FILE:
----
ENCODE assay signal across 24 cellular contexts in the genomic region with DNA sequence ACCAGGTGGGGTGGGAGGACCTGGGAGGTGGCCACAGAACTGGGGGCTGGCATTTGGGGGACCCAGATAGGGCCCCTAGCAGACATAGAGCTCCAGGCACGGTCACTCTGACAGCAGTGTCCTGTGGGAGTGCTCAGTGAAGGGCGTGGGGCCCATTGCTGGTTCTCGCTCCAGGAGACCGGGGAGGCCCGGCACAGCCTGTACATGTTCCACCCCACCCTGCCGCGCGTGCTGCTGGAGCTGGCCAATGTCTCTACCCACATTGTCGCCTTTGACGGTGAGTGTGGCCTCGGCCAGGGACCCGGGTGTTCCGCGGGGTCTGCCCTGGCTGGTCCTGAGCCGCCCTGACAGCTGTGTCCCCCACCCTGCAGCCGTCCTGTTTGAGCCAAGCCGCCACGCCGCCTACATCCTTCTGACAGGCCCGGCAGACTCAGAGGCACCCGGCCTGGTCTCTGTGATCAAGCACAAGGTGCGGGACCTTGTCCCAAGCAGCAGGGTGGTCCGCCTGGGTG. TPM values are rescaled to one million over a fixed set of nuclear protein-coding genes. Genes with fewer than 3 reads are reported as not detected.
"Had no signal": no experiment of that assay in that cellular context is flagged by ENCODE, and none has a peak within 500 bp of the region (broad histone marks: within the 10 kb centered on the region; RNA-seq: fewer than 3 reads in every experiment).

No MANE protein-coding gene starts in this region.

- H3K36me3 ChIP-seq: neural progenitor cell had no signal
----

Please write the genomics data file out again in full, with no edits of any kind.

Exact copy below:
ENCODE assay signal across 24 cellular contexts in the genomic region with DNA sequence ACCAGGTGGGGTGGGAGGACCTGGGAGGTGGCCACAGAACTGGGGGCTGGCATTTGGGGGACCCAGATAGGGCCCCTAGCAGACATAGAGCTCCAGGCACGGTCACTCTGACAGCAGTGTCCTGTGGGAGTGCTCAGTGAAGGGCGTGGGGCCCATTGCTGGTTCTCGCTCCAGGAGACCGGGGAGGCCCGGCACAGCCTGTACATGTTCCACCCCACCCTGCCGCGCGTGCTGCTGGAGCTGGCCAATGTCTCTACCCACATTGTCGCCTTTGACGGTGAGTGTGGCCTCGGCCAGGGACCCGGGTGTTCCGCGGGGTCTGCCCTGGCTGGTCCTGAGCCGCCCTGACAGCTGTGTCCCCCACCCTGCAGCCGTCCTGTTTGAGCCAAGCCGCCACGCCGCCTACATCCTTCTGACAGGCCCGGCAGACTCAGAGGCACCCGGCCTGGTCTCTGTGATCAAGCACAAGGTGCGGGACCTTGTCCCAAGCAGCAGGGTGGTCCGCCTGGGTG. TPM values are rescaled to one million over a fixed set of nuclear protein-coding genes. Genes with fewer than 3 reads are reported as not detected.
"Had no signal": no experiment of that assay in that cellular context is flagged by ENCODE, and none has a peak within 500 bp of the region (broad histone marks: within the 10 kb centered on the region; RNA-seq: fewer than 3 reads in every experiment).

No MANE protein-coding gene starts in this region.

- H3K36me3 ChIP-seq: neural progenitor cell had no signal